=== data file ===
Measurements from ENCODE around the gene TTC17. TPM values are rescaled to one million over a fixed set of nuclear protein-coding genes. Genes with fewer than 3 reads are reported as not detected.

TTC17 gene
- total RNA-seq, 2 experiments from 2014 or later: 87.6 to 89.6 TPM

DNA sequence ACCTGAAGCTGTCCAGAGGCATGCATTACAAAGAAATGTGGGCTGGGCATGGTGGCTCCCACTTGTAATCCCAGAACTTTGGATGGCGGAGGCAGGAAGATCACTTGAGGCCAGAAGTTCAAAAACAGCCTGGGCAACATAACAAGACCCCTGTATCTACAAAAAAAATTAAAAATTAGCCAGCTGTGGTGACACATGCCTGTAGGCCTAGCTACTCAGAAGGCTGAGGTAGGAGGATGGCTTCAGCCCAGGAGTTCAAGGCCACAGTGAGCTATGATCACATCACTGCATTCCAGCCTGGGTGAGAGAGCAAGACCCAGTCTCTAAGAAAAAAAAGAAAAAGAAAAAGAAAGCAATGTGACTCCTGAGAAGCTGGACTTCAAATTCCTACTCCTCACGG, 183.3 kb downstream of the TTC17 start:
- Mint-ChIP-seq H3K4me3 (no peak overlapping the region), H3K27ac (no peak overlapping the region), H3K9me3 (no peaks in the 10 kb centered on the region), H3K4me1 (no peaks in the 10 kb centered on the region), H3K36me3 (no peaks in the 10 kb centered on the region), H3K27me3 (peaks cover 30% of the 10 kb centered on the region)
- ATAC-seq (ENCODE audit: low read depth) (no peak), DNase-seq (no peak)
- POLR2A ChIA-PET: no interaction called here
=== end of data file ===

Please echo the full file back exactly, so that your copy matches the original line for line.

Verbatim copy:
Measurements from ENCODE around the gene TTC17. TPM values are rescaled to one million over a fixed set of nuclear protein-coding genes. Genes with fewer than 3 reads are reported as not detected.

TTC17 gene
- total RNA-seq, 2 experiments from 2014 or later: 87.6 to 89.6 TPM

DNA sequence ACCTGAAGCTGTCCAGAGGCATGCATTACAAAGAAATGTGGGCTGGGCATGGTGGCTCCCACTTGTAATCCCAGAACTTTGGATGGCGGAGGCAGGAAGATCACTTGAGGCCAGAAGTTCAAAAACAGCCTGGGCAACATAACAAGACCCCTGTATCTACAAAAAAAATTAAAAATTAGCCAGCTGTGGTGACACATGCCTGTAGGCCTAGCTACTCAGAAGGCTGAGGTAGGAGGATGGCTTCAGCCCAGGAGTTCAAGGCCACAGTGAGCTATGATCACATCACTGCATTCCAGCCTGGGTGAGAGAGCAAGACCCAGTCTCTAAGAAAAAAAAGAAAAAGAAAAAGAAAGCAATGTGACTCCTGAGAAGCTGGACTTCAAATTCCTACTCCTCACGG, 183.3 kb downstream of the TTC17 start:
- Mint-ChIP-seq H3K4me3 (no peak overlapping the region), H3K27ac (no peak overlapping the region), H3K9me3 (no peaks in the 10 kb centered on the region), H3K4me1 (no peaks in the 10 kb centered on the region), H3K36me3 (no peaks in the 10 kb centered on the region), H3K27me3 (peaks cover 30% of the 10 kb centered on the region)
- ATAC-seq (ENCODE audit: low read depth) (no peak), DNase-seq (no peak)
- POLR2A ChIA-PET: no interaction called here